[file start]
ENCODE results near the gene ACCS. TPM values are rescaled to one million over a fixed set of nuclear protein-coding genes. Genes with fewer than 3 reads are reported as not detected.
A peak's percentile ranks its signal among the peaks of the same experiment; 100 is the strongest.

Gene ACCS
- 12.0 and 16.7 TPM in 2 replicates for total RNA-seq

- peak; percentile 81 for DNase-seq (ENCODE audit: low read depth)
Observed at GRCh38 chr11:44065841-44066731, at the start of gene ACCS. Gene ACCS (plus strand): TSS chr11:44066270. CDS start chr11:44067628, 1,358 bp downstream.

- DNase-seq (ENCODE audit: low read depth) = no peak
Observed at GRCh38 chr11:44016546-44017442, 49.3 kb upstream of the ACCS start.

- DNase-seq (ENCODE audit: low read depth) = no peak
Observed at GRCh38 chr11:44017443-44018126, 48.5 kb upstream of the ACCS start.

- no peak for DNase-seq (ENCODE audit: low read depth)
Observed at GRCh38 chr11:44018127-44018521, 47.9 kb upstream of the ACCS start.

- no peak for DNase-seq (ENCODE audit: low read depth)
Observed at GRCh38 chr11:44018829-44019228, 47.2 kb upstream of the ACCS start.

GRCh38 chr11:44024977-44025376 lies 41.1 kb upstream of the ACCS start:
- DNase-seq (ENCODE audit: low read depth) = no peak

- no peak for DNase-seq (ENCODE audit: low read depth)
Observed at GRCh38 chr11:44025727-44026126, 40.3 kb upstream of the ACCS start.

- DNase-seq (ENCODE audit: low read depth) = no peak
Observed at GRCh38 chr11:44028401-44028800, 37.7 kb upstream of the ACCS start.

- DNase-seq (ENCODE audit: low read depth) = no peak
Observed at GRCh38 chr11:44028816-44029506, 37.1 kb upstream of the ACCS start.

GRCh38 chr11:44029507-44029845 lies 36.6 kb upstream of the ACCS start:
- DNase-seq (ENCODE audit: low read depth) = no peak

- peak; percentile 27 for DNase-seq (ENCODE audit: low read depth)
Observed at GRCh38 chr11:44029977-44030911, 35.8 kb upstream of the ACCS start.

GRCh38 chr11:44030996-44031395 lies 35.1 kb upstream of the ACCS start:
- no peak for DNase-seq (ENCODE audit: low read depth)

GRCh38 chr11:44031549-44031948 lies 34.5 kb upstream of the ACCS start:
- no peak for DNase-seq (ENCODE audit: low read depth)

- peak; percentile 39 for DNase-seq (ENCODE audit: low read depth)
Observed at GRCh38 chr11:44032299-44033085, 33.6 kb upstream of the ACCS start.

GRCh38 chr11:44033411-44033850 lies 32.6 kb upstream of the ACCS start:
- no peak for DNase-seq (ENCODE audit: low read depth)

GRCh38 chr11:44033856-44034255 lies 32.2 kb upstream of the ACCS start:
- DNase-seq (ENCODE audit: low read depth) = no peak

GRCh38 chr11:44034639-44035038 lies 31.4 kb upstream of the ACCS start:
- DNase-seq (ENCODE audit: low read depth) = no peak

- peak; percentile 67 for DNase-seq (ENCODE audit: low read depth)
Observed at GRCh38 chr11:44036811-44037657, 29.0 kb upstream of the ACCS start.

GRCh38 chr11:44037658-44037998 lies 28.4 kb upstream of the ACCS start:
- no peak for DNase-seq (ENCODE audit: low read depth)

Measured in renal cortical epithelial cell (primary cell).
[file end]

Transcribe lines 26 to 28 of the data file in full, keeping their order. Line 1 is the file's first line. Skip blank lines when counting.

Observed at GRCh38 chr11:44029977-44030911, 35.8 kb upstream of the ACCS start.

GRCh38 chr11:44030996-44031395 lies 35.1 kb upstream of the ACCS start:
- no peak for DNase-seq (ENCODE audit: low read depth)